37. So you think I have been idle?

Think again, I have been hard at work.

  1. Painted the entire interior of the boat in epoxy bilge/primer paint.
  2. Planed and sanded the chine/deck and installed mahogany timber on edge. Took forever to get it accurate and steam the timbers.
  3.  Installed deck clamp/chine timbers. This is where the nice timber goes down the deck edge and finishes at the ‘barrel’ at the stern. It has to be a bit accurate as it is the timber that gives the boat it’s iconic shape. Had to steam the Douglas fir at the bow and of course one snapped, so the next one I steamed for an hour until it was very soft! The result is a very nice line down the whole boat.
  4. Suspended the boat, stern up, on a block and tackle to the roof of my studio, and, yes the landlord said I could!  Thank you James.
  5. Drilled the hole for the water intake and installed the raw water filter and the plumbing. I have not ‘final fixed’ it yet as I want to get the engine finalised first. Drilled some holes for electric cables.
  6. Drilled the prop shaft hole. I have been dreading this but decided the only way was to ‘bite the bullet’ and start with a small hole that I could correct if necessary. I had a 1200mm x 1″ piece of steel drilled so that I could insert a Forsner bit in the end and lock it off. The other end I had machined to fit a 1/2″ standard drill chuck. I positioned the P bracket where I knew it would have to be (with reference to rudder/prop etc.) and drilled through the bearing in the P bracket. It worked very well, but the first angle I cut was far too shallow. I measured several times but eventually if you don’t go the intensely mathematical route then this is the only other way.  So I readjusted the angle of the P bracket and drilled again with a slightly bigger bit and I am now within a ‘nats’ of the centre of the gearbox flange. I can fine tune the angle on the engine mounts. So deeply satisfying success. There will be a GRP tube resined into the hole eventually and the foot of the P bracket will be epoxied completely.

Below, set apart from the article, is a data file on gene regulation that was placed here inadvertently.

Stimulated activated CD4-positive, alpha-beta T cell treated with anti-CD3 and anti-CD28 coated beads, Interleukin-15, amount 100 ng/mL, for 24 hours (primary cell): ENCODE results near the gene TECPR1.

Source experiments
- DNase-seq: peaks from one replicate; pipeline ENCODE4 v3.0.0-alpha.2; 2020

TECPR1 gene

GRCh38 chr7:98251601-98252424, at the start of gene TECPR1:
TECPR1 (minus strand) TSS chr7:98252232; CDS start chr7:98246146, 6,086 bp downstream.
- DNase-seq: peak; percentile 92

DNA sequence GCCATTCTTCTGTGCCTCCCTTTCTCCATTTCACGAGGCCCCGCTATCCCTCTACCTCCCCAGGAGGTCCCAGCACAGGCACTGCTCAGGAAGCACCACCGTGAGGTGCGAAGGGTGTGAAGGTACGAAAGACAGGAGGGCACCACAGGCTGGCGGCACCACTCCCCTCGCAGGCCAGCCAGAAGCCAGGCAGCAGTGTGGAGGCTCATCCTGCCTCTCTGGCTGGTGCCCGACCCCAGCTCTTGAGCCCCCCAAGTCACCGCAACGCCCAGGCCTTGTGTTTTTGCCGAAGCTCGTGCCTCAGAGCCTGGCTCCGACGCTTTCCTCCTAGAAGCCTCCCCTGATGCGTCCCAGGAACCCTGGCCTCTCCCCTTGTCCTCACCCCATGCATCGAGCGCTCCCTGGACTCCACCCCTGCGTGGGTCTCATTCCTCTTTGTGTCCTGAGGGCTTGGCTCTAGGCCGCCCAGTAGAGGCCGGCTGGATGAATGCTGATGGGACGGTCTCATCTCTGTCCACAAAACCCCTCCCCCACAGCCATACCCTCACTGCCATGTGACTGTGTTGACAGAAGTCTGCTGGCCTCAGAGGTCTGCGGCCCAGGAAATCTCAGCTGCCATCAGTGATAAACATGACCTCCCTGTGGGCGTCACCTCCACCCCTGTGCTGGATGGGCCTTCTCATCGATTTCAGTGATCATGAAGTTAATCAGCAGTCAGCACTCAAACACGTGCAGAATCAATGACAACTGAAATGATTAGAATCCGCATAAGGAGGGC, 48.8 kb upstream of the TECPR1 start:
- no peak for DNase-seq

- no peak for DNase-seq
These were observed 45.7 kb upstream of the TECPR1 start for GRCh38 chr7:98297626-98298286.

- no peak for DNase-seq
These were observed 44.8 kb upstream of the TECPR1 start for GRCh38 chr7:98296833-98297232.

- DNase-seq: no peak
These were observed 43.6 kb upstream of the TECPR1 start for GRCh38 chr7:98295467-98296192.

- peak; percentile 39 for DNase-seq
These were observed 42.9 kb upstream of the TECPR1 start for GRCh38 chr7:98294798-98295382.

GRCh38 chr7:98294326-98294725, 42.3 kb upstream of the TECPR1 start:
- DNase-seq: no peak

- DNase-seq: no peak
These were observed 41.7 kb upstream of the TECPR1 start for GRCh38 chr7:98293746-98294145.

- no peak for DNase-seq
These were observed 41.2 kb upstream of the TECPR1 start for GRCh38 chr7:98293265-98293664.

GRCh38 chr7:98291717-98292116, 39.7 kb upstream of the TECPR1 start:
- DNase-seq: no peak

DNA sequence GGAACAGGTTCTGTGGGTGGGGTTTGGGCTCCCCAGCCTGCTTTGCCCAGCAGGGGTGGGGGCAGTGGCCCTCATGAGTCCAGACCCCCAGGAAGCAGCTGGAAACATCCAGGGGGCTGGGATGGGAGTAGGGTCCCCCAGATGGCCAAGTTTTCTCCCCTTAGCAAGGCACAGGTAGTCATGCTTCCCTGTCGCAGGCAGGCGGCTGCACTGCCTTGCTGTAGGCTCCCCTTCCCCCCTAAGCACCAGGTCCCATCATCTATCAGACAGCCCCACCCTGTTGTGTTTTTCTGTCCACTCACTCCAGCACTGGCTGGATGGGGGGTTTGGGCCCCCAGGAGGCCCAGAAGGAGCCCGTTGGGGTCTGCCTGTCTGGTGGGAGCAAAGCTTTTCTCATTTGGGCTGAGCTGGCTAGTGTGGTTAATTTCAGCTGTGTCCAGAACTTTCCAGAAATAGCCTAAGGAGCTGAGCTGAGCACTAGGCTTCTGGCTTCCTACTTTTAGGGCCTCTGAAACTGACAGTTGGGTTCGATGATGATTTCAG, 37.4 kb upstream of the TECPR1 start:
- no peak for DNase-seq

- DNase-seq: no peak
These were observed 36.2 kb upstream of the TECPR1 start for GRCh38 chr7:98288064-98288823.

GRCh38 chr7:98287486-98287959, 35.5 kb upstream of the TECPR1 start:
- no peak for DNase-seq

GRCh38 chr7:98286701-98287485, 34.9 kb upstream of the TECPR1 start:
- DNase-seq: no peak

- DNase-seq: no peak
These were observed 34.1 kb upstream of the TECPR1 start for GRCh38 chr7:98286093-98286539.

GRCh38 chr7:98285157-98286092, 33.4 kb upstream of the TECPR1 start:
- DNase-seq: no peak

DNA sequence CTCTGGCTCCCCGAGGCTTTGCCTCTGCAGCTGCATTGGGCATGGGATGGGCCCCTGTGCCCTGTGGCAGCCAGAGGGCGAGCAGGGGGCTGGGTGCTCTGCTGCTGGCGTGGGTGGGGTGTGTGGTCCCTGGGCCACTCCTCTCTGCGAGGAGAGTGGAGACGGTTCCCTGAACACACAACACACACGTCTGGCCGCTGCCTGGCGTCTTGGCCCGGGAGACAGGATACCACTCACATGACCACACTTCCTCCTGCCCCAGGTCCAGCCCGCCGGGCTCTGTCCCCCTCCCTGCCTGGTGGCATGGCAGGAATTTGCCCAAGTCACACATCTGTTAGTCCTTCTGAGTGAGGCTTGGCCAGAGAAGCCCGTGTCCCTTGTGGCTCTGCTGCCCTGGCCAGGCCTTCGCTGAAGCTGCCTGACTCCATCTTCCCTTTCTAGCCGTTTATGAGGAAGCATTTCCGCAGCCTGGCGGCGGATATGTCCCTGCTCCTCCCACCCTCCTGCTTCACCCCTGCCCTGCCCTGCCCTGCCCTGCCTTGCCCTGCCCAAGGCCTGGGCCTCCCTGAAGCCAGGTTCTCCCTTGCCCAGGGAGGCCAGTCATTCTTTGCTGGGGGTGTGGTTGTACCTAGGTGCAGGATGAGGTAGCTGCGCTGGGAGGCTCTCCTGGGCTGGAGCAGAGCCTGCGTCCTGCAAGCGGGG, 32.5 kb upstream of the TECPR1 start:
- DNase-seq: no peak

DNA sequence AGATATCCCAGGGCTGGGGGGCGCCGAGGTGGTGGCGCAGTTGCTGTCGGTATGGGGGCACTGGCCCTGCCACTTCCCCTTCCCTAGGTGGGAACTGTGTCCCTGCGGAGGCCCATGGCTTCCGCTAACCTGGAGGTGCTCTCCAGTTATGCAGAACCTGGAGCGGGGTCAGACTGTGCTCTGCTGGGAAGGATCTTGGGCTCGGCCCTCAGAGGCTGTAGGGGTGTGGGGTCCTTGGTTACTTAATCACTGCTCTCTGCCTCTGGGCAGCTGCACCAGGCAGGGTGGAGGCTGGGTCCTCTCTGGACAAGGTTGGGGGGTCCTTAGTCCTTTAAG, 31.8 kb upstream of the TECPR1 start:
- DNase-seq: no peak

7. Finished anchoring the engine mounts, fitted the fuel filter, raw water filter mount. The engine mounts are standard things with a compressed rubber base. At the front of the engine I have mounted them on agricultural farm gate hangers. They are 32mm steel and slide into one another such that they are fully adjustable and very strong. See pictures.
  8. Ordered the steering gear, hydraulic steering hub, actuator ram, and all the bearings/seals etc. The bearings will take 6 weeks as they are being specially made. The shaft log seal is on the way and I will have to supply that with raw water to cool it. Fuel tank is probably going to have to be made but they are not expensive. I have learned that it should be stainless steel (plastic not allowed for petrol).

The biggest problem I have had is that I called Mercury to get a dip stick and tube to fit to the engine. I eventually found out that the fool I bought this engine from had removed the engine plate and therefore I don’t know exactly what age/model this thing is. But a very helpful man at Repower Marine said that he thinks it is a 1998 engine but that the exhaust manifolds are wrong. He told me that these manifolds we made only for a short time as it was discovered that they induct water into the engine, so that was helpful   …  £750 for the new ones!

The last two pictures are the ‘long boarding’ of the chine before fitting deck edge mahogany.

The boat looks a bit of a mess from the epoxy until it is sanded or covered/hidden, but at least I know it is covered and very very very strong!

So apologies for delay in your monthly drip feed of entertainment but I have been quite busy! Enjoy the pictures.

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